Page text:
Vaccine Work in Progress

Margo Pierce's subhead to the article "Controversial Medicine" is an inaccurate title: "Should girls be forced to get cervical cancer vaccine?" (issue of March 7). The vaccine is against the human p

Mar 14, 2007 at 2:06 pm

Margo Pierce's subhead to the article "Controversial Medicine" is an inaccurate title: "Should girls be forced to get cervical cancer vaccine?" (issue of March 7). The vaccine is against the human papillomavirus (HPV), not cervical cancer itself as the title states.

There are additional facts that would have presented more accurate information about the issue. For instance, the HPV vaccine actually prevents HPV infection by dominant HPV strains, which are responsible for 70 percent of cervical cancer cases, and does not prevent HPV infection by most other types that cause cervical cancer (National Cancer Institute). Also, more research is needed to determine the extent and duration of the HPV vaccine, as it currently only protects against infection for four years. The National Cancer Institute also cautions that more research is being conducted to determine the vaccine's long-term safety.

I'm happy that the issue was presented in CityBeat as it's an important one, but as an RN and graduate student in health education I urge you to inform people of the critical facts that were not included in the article.

— Rebecca Dietrich, Clifton

Sad State of Affairs
By coincidence, the same week your great package of articles on The Cincinnati Post was published ("The Light Dims," issue of Feb. 21), I had tried to switch my Enquirer subscription over to The Post. For whatever reason — poor marketing most likely — I had forgotten about The Post.

I have been tired of The Enquirer for many years, so I made the call to switch over.

Customer service made the switch on a Monday morning and said I would receive The Post on Tuesday. Tuesday came and went, and no Post. I called, and they said it would be delivered in one hour. Nope.

Wednesday came and went, and no Post. But we did get The Enquirer that morning. Same promise of delivery, but it never came.

I called Thursday morning and told them that if it didn't come that day I would cancel and never subscribe with them again. The representative noted it in my file. Of course there was no Post.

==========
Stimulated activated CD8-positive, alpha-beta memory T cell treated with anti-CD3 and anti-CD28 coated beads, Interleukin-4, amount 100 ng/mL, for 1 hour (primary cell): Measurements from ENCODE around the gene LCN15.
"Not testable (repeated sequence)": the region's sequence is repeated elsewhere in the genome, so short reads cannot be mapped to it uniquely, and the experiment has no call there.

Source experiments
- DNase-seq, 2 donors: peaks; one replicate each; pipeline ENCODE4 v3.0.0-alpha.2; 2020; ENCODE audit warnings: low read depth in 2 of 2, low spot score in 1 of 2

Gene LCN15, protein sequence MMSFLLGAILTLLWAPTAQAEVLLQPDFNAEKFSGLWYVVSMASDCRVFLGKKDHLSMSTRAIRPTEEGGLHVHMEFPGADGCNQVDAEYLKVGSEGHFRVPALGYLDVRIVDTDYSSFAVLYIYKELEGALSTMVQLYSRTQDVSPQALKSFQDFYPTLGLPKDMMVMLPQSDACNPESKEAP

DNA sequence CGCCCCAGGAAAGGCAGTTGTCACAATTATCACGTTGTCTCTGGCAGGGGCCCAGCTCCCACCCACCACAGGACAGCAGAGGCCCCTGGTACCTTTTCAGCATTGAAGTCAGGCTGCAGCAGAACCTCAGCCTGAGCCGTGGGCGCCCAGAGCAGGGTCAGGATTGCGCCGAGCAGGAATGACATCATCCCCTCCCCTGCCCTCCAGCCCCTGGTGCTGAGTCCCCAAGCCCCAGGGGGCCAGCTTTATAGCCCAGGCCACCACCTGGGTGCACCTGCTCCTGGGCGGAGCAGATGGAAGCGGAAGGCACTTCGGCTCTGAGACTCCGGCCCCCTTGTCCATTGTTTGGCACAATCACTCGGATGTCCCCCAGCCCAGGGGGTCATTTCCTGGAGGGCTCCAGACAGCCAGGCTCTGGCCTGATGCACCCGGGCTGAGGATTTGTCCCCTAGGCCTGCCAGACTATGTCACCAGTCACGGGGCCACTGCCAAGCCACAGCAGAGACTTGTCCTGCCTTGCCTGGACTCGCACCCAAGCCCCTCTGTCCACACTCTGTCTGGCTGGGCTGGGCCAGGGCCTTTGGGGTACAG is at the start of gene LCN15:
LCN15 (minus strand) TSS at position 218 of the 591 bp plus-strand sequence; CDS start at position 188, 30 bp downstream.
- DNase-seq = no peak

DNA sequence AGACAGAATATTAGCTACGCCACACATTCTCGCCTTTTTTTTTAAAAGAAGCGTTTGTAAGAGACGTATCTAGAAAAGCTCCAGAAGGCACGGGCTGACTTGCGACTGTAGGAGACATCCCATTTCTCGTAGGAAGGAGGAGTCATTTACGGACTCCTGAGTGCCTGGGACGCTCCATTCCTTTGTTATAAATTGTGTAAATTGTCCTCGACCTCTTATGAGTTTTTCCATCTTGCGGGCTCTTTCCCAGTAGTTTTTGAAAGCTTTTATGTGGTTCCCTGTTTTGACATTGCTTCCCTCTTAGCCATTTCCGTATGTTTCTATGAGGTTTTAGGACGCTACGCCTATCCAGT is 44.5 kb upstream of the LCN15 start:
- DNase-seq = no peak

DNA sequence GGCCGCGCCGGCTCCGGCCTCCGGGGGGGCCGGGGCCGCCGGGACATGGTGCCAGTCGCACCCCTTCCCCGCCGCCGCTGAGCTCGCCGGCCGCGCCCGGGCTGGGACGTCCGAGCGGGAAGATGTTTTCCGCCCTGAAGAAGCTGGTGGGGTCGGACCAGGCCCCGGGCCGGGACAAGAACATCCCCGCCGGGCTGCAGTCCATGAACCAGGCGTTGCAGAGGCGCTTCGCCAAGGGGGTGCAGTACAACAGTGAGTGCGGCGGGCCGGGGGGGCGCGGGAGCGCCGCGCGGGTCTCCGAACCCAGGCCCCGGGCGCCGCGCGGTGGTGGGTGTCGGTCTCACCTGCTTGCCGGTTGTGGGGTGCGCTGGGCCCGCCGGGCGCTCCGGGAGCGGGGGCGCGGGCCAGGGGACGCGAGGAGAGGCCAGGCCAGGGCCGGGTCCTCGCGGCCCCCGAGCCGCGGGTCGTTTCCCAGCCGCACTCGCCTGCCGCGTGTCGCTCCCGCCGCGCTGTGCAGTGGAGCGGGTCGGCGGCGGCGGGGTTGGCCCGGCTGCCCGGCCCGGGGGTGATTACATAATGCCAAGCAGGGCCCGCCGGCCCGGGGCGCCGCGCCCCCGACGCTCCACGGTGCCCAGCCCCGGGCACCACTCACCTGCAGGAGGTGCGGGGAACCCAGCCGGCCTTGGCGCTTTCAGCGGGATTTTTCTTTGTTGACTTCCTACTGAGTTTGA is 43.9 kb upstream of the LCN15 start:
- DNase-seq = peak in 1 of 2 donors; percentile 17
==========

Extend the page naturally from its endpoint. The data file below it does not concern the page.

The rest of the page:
I called yet again, and they even had the note listed in my file. I canceled, and the customer service rep didn't even care. Since then we have received The Enquirer a couple of times.

The customer service department called me early this week and had the nerve to ask why I canceled — "Gee, because I never got it" was my reply — and asked if I wanted to put in a request for a manager.

Maybe the reps, who are paid by The Enquirer, don't care if anyone gets The Post or not. I like the concept someone proposed of an online-only edition (Letters, issue of Feb. 28), but nothing beats sitting on a deck in the spring or summer mornings and reading a paper.

I've traveled all over the U.S., and The Cincinnati Enquirer is easily the worst local paper I've ever read. Pretty sad for a major city.

— Steve Heller, Reading

Call a Friend Today
To be honest, I often times don't care much for what Larry Gross has to say in the Living Out Loud column, but his column about history and friendships struck a chord with me ("History and Friendships," issue of Feb. 28).

We all let friendships slip and fade away, and Gross' words got me to thinking why it happens. Life today is simply too busy to get in everything we want. Work and family pressure lead to friendships dying.

Sometimes I think when I retire I'll have time to spend time with friends, but at that point will I even have any left? Gross is right, of course: We all need to make the time.

In my business planner for Monday, I have a line item that says "Call a friend." Maybe that's the most important business I'll do that day.

— Charlie Tall, Florence

Don't Let Friends Slip
I loved the column "History and Friendships" (issue of Feb. 28) and loved Larry Gross' thoughtfulness. Yes, we do sometimes lose track of people who are important to us.

I have a friend I went to high school with, and we stayed friends after that and went to different colleges but always remained close. In our twenties my girlfriend got married and followed her husband to California, but we stayed in touch. Now I'm close to 40 and I'm back from visiting her, but it was a sad visit: My good old friend passed away from cancer.

Thank you so much for writing this, Larry, as the timing was just right for me. Friendships are so important, and I'm so glad I didn't let this one slip through my fingers.

— Mary Rollins, Anderson Twp.